Benefits of operating systems software
- Graphical user interface (GUI): Most operating systems now have a graphical user interface (GUI) that lets you interact with your device via visual representations such as menus, icons, and buttons. This is an improvement over the traditional interface that required users to write commands in order to access system functionalities.
- Data safety: An operating system allows users to access data stored in computers or devices, and is responsible for managing data safely and securely. The OS tracks all data and program file names as well as location, and performs common functions such as copying/erasing/backing up. Most operating systems have built-in tools to protect against security threats, including virus scanning utilities and setting up a firewall to block suspicious network activity.
- Sharing of resources: Operating systems provide network services and file-sharing capabilities so you can share resources such as printers, scanners, and modems with other users. You can even transfer files such as videos, images, and applications to connected devices, and send data to multiple users using built-in email functionality if included.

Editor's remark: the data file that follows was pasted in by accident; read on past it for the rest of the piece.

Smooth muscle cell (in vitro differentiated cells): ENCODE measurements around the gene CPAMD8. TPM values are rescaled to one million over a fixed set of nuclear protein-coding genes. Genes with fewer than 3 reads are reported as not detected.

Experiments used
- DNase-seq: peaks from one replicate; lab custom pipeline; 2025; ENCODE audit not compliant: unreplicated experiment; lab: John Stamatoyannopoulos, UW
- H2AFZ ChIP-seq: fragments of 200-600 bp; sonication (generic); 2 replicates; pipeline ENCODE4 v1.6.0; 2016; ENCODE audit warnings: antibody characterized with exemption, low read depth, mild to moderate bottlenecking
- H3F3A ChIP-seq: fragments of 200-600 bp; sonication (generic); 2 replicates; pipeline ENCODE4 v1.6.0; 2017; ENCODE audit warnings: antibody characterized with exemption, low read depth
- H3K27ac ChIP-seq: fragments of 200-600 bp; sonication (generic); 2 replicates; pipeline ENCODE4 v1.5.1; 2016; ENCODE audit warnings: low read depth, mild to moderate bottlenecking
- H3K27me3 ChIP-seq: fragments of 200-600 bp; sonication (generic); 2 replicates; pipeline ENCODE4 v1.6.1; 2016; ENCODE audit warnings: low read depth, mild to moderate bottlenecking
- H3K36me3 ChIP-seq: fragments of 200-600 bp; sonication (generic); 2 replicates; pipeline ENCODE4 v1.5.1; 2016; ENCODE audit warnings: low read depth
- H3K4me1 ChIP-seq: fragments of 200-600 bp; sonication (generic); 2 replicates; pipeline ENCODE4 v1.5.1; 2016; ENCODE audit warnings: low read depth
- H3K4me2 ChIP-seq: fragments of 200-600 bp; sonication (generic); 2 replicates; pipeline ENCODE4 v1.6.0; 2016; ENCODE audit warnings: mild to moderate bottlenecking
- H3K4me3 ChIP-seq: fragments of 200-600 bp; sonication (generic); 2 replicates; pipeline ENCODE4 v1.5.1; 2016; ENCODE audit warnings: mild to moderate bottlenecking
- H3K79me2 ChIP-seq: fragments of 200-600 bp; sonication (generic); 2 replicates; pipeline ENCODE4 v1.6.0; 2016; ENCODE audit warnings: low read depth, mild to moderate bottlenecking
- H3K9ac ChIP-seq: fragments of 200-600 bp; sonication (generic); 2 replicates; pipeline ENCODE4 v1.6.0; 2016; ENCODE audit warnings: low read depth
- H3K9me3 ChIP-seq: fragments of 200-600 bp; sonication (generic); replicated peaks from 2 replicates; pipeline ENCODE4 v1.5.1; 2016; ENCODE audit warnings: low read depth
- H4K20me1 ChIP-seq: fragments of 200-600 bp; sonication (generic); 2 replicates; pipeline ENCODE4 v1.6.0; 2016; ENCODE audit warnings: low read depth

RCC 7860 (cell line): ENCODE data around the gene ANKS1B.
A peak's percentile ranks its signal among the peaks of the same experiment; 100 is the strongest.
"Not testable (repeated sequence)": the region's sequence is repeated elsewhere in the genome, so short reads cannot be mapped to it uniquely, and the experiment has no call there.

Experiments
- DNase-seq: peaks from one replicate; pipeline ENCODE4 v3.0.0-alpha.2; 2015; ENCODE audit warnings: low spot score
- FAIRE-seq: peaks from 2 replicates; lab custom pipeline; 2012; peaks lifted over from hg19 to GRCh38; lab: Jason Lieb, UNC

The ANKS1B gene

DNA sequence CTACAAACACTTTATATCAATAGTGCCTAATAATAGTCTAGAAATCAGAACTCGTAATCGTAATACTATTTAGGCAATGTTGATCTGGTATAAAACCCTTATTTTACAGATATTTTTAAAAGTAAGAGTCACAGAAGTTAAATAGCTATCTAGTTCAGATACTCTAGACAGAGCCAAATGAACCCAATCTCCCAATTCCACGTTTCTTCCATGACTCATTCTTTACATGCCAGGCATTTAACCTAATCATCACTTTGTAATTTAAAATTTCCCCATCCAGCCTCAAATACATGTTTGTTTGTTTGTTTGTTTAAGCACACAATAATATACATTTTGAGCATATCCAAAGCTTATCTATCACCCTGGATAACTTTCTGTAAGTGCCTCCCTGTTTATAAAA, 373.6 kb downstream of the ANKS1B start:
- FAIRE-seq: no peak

Market trend to understand:
- Virtual reality operating systems (VR-OS): Virtual reality technology is causing major disruptions in multiple industries, including gaming, healthcare, events, engineering, and education. In response, operating system vendors need to create solutions that can support 2D apps and 3D immersive content. These VR-OS enable users to work in an empty space using a wearable device such as a head-mounted display connected to a wireless mouse/keyboard and don't require a laptop or desktop to function. Big players are working on creating their own VR operating systems as virtual reality technology is gaining speed; software vendors are expected to follow suit.
Note: The application selected in this article is an example to show a feature in context and is not intended as an endorsement or recommendation. It has been obtained from sources believed to be reliable at the time of publication.